THURSDAY, Sept. 1 (HealthDay News) -- Strokes are on the rise among teens and young people, a new government report shows.
The number of people aged 15 to 44 hospitalized for stroke jumped by more than third between 1995 and 2008, say researchers from the U.S. Centers for Disease Control and Prevention. The increase may be due partly to the increasing numbers of young people who have diseases such as high blood pressure and type 2 diabetes -- diseases usually associated with older adults, they added.
High blood pressure, smoking, diabetes, obesity and high cholesterol are all risk factors for stroke, the researchers noted.
In the same 14-year period researchers noted a rise in stroke among youth, they discovered that diabetes, cholesterol and tobacco use "has also increased in adolescents and young adults experiencing stroke," said lead researcher Dr. Mary George, a medical officer in CDC's Division for Heart Disease and Stroke Prevention.
"I was surprised to see the extent of cardiovascular risk factors in this young population," she said. The focus on controlling these risks has usually been among older adults, George said.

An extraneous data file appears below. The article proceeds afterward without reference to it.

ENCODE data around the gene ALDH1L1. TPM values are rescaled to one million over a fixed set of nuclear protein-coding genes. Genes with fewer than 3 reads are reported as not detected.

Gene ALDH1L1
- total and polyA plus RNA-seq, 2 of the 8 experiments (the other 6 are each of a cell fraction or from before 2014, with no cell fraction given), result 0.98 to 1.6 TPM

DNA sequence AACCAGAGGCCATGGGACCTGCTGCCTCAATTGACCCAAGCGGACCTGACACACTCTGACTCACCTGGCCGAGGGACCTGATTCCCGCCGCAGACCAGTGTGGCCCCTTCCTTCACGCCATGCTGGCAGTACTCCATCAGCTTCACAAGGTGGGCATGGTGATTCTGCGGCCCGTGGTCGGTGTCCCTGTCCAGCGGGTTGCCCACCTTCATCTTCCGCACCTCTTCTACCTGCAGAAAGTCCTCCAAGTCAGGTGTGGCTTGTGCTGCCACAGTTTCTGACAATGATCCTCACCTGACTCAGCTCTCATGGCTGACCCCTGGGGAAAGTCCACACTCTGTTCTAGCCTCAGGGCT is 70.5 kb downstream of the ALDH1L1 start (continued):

"We really need to encourage people to lead healthy lifestyles from the time they are very young," she said. "Stroke is largely preventable and eating a healthy diet, getting regular physical activity, [and] avoiding tobacco and alcohol abuse can go a long way to prevent stroke."
The report was published in the Sept. 1 issue of the Annals of Neurology.
For the study, George's team used data from the Nationwide Inpatient Sample of the Healthcare Cost and Utilization Project to find people hospitalized for stroke.
They found almost one in three ischemic stroke patients 15 to 34 years old -- and over half of those 35 to 44 -- had high blood pressure.
In addition, one-fourth of the patients 15 to 34 years old who
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